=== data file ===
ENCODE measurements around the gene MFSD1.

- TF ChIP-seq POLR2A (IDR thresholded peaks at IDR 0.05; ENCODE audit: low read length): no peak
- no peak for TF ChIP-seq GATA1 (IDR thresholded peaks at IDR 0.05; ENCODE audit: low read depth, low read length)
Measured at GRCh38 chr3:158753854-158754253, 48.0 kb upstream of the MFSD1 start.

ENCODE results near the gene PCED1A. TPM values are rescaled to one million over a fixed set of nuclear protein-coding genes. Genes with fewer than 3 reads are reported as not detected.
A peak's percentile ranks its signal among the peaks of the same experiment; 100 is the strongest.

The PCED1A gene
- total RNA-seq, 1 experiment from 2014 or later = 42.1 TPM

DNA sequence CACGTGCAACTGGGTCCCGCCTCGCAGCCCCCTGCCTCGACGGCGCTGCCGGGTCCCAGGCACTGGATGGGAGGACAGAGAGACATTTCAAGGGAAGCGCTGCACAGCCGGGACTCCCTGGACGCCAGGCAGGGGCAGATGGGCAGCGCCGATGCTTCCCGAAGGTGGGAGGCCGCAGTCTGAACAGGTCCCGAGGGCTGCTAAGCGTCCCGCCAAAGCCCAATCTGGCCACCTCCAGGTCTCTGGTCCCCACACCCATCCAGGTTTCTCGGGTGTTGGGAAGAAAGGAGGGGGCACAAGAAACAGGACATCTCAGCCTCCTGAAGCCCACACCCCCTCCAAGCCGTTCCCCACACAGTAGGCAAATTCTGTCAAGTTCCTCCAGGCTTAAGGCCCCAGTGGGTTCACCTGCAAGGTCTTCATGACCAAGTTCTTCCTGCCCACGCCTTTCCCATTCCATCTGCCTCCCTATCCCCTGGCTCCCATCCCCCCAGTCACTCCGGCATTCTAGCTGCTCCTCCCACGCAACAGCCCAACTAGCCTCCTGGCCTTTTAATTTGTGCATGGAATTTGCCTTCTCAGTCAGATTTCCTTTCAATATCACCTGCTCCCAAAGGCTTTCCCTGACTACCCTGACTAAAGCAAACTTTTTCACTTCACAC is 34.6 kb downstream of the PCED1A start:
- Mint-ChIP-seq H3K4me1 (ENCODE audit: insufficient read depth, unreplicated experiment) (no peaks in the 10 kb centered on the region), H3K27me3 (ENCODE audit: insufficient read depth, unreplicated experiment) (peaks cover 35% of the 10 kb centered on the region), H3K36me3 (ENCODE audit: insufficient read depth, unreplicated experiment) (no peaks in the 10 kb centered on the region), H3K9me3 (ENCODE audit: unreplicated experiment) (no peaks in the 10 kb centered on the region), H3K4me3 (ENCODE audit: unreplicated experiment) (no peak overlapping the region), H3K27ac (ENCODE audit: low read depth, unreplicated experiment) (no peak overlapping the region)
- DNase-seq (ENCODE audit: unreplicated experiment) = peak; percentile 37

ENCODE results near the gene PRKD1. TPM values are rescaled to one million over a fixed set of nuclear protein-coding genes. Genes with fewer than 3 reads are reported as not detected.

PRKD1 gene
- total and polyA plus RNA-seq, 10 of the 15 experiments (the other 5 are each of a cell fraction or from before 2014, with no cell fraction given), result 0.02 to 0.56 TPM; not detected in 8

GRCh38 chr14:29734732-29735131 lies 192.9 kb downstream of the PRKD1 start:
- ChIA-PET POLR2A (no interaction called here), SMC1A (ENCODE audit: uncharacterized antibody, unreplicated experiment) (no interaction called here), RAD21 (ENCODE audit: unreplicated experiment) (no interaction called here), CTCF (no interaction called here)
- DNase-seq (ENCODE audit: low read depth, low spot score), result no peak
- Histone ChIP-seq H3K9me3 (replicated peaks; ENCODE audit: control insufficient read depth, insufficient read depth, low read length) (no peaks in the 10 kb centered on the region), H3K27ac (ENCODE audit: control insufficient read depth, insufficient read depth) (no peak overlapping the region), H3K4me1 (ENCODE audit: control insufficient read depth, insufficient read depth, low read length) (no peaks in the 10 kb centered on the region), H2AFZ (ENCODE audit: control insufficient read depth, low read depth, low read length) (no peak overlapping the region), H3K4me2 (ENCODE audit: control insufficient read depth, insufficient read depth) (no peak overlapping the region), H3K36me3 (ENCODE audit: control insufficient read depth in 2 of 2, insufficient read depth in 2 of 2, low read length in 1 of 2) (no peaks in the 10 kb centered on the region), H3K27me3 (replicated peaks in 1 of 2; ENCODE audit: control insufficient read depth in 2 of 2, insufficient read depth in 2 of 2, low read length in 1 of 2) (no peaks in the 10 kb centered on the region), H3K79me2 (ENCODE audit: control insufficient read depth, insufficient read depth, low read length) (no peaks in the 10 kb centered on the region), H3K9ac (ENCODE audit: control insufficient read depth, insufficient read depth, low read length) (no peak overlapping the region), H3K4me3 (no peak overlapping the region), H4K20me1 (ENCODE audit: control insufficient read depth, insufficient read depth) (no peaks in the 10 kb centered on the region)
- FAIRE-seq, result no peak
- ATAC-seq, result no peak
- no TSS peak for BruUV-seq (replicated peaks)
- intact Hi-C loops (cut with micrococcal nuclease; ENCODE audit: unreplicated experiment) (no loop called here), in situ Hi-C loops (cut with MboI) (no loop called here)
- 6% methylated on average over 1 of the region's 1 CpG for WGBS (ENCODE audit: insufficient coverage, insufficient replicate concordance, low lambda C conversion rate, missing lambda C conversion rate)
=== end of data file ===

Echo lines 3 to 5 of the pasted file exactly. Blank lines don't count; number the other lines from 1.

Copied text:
- no peak for TF ChIP-seq GATA1 (IDR thresholded peaks at IDR 0.05; ENCODE audit: low read depth, low read length)
Measured at GRCh38 chr3:158753854-158754253, 48.0 kb upstream of the MFSD1 start.

ENCODE results near the gene PCED1A. TPM values are rescaled to one million over a fixed set of nuclear protein-coding genes. Genes with fewer than 3 reads are reported as not detected.